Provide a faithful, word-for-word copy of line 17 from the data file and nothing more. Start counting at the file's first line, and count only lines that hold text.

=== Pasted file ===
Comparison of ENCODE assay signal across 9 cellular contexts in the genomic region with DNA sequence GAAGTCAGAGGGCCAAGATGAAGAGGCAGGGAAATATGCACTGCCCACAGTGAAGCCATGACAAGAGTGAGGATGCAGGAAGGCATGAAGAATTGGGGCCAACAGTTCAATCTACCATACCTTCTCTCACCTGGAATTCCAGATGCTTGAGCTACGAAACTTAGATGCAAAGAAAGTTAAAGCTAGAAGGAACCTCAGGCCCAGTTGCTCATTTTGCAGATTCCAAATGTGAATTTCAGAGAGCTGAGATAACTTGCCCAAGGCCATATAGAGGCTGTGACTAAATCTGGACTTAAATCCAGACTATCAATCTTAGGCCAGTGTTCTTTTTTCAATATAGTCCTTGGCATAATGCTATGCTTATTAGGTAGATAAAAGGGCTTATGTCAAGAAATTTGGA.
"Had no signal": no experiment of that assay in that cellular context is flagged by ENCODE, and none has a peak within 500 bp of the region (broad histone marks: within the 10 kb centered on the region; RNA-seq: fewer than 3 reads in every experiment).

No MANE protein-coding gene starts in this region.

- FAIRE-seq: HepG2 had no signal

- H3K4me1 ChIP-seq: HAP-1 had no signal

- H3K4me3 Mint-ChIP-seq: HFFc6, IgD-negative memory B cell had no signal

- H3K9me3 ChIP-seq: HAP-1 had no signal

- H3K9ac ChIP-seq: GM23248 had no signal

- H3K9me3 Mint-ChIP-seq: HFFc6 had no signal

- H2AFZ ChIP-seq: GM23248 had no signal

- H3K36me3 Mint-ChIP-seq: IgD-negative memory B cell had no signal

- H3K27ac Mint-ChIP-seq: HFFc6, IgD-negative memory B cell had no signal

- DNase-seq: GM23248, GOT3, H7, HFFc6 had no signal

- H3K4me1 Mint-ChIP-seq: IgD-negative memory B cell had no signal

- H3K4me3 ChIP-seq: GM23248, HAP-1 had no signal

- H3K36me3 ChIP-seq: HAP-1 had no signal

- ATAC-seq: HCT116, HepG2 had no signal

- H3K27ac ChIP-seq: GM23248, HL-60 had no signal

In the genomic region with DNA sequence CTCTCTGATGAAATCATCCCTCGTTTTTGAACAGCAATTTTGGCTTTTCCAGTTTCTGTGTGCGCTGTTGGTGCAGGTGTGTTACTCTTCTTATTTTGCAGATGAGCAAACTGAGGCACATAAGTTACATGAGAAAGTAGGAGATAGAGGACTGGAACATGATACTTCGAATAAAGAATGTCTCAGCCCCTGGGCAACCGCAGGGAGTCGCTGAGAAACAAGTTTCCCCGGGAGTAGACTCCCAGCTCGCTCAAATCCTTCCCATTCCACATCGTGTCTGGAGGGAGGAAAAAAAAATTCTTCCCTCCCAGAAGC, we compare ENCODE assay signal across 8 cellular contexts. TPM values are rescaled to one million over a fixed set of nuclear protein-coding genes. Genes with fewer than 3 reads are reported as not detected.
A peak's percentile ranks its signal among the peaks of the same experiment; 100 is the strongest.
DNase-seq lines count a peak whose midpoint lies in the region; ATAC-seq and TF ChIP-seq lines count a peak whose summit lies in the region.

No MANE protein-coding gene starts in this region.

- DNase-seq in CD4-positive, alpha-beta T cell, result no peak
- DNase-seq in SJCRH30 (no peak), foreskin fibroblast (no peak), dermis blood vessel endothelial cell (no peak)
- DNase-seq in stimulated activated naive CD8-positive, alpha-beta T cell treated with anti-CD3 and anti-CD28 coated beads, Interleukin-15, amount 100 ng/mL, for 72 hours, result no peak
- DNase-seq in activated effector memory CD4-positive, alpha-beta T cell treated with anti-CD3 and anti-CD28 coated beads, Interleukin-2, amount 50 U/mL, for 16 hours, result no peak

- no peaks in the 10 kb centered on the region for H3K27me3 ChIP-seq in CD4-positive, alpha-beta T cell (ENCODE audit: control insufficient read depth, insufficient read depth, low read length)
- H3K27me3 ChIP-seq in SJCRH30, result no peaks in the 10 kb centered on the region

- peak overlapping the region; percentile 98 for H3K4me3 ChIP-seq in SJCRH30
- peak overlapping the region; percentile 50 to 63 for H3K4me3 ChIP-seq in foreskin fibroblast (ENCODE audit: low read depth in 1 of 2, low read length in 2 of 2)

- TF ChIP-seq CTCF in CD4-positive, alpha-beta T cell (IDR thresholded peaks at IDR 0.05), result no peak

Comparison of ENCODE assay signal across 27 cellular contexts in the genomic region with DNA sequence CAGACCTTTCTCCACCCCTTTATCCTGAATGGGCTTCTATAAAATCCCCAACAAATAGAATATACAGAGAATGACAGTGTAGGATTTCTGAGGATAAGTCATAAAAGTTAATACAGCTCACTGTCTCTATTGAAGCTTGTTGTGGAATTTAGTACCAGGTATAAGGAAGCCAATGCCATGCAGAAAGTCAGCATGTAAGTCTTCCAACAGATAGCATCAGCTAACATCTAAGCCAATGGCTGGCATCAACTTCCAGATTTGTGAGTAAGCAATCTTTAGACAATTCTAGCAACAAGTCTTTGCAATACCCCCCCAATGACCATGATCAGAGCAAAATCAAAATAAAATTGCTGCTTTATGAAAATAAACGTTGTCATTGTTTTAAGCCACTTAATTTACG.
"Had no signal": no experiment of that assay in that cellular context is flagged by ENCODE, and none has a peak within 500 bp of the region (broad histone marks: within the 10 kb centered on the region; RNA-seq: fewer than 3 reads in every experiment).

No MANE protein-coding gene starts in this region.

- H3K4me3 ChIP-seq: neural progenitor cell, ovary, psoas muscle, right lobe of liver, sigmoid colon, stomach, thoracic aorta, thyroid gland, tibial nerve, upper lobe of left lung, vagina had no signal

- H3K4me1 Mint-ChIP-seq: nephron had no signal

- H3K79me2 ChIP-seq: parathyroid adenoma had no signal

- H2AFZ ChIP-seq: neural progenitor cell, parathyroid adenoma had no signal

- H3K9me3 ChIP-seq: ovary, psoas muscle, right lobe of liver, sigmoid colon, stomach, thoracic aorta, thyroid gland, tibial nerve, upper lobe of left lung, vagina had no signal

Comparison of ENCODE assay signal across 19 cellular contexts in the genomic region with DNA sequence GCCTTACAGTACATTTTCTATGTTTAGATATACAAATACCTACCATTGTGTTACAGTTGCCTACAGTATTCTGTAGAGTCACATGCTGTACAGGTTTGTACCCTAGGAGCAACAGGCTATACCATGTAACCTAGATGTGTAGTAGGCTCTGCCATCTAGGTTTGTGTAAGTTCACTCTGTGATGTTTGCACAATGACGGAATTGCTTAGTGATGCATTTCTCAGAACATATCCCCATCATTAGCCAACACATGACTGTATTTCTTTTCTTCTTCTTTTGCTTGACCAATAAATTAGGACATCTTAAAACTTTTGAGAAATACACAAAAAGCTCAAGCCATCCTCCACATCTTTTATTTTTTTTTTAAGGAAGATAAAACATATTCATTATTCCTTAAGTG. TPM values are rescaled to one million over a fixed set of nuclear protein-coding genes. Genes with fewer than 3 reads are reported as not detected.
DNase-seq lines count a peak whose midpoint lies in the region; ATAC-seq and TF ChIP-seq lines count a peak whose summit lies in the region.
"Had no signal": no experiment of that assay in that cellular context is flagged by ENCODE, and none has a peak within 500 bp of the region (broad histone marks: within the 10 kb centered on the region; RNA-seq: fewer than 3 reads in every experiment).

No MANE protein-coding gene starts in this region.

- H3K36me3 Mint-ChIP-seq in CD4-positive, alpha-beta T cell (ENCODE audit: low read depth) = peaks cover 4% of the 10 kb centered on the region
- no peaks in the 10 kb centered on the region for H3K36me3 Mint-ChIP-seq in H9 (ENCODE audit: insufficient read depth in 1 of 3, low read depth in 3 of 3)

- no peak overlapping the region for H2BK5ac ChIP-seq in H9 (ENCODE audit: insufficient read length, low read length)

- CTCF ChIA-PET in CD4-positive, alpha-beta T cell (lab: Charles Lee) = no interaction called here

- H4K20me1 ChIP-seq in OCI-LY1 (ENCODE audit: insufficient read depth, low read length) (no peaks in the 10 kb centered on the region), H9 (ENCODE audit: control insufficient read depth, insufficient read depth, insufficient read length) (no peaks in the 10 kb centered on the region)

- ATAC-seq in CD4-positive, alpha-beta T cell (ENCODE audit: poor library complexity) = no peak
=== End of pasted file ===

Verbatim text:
- ATAC-seq: HCT116, HepG2 had no signal